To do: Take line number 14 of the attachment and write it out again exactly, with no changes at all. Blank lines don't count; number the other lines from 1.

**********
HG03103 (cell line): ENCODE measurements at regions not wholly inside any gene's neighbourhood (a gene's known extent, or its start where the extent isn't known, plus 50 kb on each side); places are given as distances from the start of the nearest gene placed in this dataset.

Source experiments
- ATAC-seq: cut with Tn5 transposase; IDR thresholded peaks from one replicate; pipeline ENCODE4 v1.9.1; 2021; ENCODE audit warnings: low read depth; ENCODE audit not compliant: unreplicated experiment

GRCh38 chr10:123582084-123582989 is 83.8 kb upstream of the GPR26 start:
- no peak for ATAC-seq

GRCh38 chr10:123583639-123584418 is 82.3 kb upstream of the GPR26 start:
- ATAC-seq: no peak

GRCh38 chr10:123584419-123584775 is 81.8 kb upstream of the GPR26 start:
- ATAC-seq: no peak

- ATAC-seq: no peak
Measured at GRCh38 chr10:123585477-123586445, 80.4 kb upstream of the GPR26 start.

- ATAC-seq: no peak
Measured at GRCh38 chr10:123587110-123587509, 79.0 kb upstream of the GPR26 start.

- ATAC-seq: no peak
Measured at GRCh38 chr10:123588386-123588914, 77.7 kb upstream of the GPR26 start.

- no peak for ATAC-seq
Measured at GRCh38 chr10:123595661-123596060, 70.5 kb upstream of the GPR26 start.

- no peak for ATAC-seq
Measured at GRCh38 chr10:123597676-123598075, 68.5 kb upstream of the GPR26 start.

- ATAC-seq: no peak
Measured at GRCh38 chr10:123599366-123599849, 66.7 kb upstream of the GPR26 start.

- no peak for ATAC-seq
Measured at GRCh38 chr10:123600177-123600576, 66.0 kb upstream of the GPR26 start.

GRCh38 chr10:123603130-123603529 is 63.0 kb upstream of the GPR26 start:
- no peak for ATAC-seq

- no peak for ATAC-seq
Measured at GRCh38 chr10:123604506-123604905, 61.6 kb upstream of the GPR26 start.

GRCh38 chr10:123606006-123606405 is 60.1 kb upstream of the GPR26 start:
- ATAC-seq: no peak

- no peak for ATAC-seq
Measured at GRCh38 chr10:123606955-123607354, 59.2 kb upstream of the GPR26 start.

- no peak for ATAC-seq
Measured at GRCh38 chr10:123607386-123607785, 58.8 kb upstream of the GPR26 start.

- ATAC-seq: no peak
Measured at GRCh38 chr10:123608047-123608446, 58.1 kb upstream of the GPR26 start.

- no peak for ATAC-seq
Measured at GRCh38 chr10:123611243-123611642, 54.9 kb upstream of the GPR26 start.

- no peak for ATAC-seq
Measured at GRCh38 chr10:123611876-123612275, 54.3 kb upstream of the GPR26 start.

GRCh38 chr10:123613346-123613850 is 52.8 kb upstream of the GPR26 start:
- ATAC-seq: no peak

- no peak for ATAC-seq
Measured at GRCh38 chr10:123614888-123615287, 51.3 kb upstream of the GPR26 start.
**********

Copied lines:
- ATAC-seq: no peak